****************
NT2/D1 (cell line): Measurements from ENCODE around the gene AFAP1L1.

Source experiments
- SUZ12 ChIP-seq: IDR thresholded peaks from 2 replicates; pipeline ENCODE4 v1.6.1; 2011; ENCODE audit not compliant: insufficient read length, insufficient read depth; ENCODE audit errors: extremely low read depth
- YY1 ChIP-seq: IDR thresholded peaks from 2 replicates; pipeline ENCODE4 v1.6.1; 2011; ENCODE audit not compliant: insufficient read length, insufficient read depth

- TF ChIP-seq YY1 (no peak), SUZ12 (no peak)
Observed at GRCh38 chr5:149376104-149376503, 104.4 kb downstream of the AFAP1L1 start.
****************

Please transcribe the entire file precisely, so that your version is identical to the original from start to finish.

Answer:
NT2/D1 (cell line): Measurements from ENCODE around the gene AFAP1L1.

Source experiments
- SUZ12 ChIP-seq: IDR thresholded peaks from 2 replicates; pipeline ENCODE4 v1.6.1; 2011; ENCODE audit not compliant: insufficient read length, insufficient read depth; ENCODE audit errors: extremely low read depth
- YY1 ChIP-seq: IDR thresholded peaks from 2 replicates; pipeline ENCODE4 v1.6.1; 2011; ENCODE audit not compliant: insufficient read length, insufficient read depth

- TF ChIP-seq YY1 (no peak), SUZ12 (no peak)
Observed at GRCh38 chr5:149376104-149376503, 104.4 kb downstream of the AFAP1L1 start.